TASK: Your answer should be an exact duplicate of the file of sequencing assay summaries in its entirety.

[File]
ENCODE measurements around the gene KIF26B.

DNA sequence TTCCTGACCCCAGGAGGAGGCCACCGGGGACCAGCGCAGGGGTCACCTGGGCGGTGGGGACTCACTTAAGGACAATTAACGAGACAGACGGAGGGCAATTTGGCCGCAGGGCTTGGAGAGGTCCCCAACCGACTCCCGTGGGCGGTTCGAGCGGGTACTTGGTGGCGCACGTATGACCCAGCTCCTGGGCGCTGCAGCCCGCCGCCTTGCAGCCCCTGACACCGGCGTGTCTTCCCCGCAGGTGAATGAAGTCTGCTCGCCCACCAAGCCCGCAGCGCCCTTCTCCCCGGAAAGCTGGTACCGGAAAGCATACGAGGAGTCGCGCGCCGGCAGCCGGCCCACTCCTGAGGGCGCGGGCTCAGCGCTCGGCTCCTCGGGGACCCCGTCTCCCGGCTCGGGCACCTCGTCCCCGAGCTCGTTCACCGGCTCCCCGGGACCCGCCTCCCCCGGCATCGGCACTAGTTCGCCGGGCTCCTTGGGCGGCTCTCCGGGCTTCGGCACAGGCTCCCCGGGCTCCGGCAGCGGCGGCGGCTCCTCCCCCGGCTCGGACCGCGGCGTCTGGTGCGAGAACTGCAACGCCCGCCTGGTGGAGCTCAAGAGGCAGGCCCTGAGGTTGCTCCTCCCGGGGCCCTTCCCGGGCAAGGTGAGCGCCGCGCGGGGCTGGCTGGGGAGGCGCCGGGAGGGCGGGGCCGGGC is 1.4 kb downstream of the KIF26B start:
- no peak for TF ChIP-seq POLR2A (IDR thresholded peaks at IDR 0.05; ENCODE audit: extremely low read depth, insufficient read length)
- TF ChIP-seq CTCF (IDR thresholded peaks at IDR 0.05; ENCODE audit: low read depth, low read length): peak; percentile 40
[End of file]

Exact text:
ENCODE measurements around the gene KIF26B.

DNA sequence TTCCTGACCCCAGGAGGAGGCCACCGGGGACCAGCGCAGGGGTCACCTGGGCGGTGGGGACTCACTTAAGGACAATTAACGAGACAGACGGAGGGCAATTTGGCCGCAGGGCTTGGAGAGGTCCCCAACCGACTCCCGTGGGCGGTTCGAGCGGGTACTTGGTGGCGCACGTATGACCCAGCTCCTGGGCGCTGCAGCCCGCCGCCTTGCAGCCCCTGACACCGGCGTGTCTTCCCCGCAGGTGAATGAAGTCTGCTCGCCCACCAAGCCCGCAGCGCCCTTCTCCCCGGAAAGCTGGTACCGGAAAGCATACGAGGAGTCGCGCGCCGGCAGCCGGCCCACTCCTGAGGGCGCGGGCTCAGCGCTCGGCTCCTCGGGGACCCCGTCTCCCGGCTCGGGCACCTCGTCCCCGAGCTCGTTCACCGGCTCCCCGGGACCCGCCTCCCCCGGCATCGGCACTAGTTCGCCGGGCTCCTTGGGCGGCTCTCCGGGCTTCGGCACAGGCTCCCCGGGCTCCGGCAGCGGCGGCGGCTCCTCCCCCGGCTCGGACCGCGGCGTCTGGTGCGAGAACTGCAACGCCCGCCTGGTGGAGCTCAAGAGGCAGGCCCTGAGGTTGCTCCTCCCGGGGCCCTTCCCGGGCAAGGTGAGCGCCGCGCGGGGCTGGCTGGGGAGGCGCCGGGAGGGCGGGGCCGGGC is 1.4 kb downstream of the KIF26B start:
- no peak for TF ChIP-seq POLR2A (IDR thresholded peaks at IDR 0.05; ENCODE audit: extremely low read depth, insufficient read length)
- TF ChIP-seq CTCF (IDR thresholded peaks at IDR 0.05; ENCODE audit: low read depth, low read length): peak; percentile 40